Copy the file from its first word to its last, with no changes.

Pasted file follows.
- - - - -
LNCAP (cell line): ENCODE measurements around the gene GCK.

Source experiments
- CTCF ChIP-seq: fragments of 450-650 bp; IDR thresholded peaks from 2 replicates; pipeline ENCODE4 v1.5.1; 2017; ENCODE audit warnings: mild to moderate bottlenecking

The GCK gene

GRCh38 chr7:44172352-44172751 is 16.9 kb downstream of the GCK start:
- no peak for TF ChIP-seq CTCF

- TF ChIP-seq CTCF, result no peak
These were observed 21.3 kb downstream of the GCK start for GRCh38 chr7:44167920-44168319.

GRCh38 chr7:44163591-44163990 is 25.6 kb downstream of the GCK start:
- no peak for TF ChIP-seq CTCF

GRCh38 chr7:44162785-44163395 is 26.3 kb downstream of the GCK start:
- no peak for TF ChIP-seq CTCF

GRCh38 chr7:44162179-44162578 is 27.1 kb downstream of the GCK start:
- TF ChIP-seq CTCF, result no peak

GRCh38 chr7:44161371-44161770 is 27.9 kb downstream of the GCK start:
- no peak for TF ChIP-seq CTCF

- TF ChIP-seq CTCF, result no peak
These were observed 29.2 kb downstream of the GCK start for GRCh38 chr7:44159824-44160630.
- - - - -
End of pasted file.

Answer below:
LNCAP (cell line): ENCODE measurements around the gene GCK.

Source experiments
- CTCF ChIP-seq: fragments of 450-650 bp; IDR thresholded peaks from 2 replicates; pipeline ENCODE4 v1.5.1; 2017; ENCODE audit warnings: mild to moderate bottlenecking

The GCK gene

GRCh38 chr7:44172352-44172751 is 16.9 kb downstream of the GCK start:
- no peak for TF ChIP-seq CTCF

- TF ChIP-seq CTCF, result no peak
These were observed 21.3 kb downstream of the GCK start for GRCh38 chr7:44167920-44168319.

GRCh38 chr7:44163591-44163990 is 25.6 kb downstream of the GCK start:
- no peak for TF ChIP-seq CTCF

GRCh38 chr7:44162785-44163395 is 26.3 kb downstream of the GCK start:
- no peak for TF ChIP-seq CTCF

GRCh38 chr7:44162179-44162578 is 27.1 kb downstream of the GCK start:
- TF ChIP-seq CTCF, result no peak

GRCh38 chr7:44161371-44161770 is 27.9 kb downstream of the GCK start:
- no peak for TF ChIP-seq CTCF

- TF ChIP-seq CTCF, result no peak
These were observed 29.2 kb downstream of the GCK start for GRCh38 chr7:44159824-44160630.